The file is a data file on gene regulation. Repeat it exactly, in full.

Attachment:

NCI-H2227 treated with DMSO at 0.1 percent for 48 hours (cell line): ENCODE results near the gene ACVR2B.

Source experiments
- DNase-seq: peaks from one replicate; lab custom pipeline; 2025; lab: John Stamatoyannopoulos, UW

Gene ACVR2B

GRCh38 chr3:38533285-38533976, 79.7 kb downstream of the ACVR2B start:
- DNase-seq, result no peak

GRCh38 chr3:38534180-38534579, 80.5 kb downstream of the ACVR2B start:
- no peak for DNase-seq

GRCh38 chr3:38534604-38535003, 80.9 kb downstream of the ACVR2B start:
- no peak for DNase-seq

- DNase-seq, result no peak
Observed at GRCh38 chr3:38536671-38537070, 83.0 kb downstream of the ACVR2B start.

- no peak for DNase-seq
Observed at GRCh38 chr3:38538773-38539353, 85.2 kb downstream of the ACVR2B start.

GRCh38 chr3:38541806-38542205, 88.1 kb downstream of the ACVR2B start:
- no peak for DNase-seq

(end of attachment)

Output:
NCI-H2227 treated with DMSO at 0.1 percent for 48 hours (cell line): ENCODE results near the gene ACVR2B.

Source experiments
- DNase-seq: peaks from one replicate; lab custom pipeline; 2025; lab: John Stamatoyannopoulos, UW

Gene ACVR2B

GRCh38 chr3:38533285-38533976, 79.7 kb downstream of the ACVR2B start:
- DNase-seq, result no peak

GRCh38 chr3:38534180-38534579, 80.5 kb downstream of the ACVR2B start:
- no peak for DNase-seq

GRCh38 chr3:38534604-38535003, 80.9 kb downstream of the ACVR2B start:
- no peak for DNase-seq

- DNase-seq, result no peak
Observed at GRCh38 chr3:38536671-38537070, 83.0 kb downstream of the ACVR2B start.

- no peak for DNase-seq
Observed at GRCh38 chr3:38538773-38539353, 85.2 kb downstream of the ACVR2B start.

GRCh38 chr3:38541806-38542205, 88.1 kb downstream of the ACVR2B start:
- no peak for DNase-seq